Effects of inner sleeves on the inner frictional resistance of open-ended piles driven into sand
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In open-ended piles, inner friction is developed between inner pile shaft and the inner soil. Inner frictional resistance depends largely on the degree of soil plugging, which is influenced by many factors including pile diameter, relative density and end conditions of piles. In this paper, effects of inner sleeves on inner frictional resistance are discussed. The experiments were conducted on a medium-dense sandy ground using laboratory-scale piles. It was observed that the piles penetrated under partially-plugged or unplugged state. The results suggest that inner frictional resistance, Qin increases with sleeve height, l linearly and requires 2D (D is pile outer diameter) of l to produce a large as 50% of Qt by Qin (Qt is total resistance). The results also indicate that bearing capacity increases with wall thickness at the pile tip, which can be attributed to the increase in annular area. The results also indicate that soil plug height is independent of sleeve height. The results also reveal that the penetration of straight piles is closer to unplugged state than the sleeved piles. The results of incremental filling ratio and plug length ratio also indicate that the degree of soil plugging is affected by the sleeve height.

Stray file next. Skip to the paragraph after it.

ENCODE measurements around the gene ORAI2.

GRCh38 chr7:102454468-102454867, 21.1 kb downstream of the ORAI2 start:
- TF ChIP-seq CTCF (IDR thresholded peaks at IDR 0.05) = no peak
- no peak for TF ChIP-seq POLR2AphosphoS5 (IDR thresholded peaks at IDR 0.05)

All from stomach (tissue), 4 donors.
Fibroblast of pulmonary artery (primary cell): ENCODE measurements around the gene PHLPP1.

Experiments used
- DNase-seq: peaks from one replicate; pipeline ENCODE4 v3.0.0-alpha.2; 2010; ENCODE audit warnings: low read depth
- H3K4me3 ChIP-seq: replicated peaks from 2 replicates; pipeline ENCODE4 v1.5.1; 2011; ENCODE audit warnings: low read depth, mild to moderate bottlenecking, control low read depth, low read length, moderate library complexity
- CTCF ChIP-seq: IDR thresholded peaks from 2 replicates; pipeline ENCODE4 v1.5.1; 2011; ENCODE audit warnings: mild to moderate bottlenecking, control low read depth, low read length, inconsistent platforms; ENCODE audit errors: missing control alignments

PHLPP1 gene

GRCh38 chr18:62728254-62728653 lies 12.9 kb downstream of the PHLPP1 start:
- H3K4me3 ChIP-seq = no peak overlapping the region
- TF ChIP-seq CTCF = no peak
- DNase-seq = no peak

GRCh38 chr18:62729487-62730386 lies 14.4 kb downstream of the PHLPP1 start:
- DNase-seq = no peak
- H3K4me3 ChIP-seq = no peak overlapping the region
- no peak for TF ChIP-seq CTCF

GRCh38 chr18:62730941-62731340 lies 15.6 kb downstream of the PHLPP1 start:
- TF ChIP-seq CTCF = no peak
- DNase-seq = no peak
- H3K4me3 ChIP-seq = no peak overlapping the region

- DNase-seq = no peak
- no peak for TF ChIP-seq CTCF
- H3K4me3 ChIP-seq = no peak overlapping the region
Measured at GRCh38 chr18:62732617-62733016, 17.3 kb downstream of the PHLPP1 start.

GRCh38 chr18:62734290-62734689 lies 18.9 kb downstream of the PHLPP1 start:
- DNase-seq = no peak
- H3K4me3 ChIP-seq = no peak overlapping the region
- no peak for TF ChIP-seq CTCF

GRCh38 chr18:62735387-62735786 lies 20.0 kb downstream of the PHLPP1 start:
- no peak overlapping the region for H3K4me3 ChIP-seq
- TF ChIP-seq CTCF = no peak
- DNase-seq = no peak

Keywordsbearing capacity inner frictional resistance inner sleeve open-ended piles soil plugging
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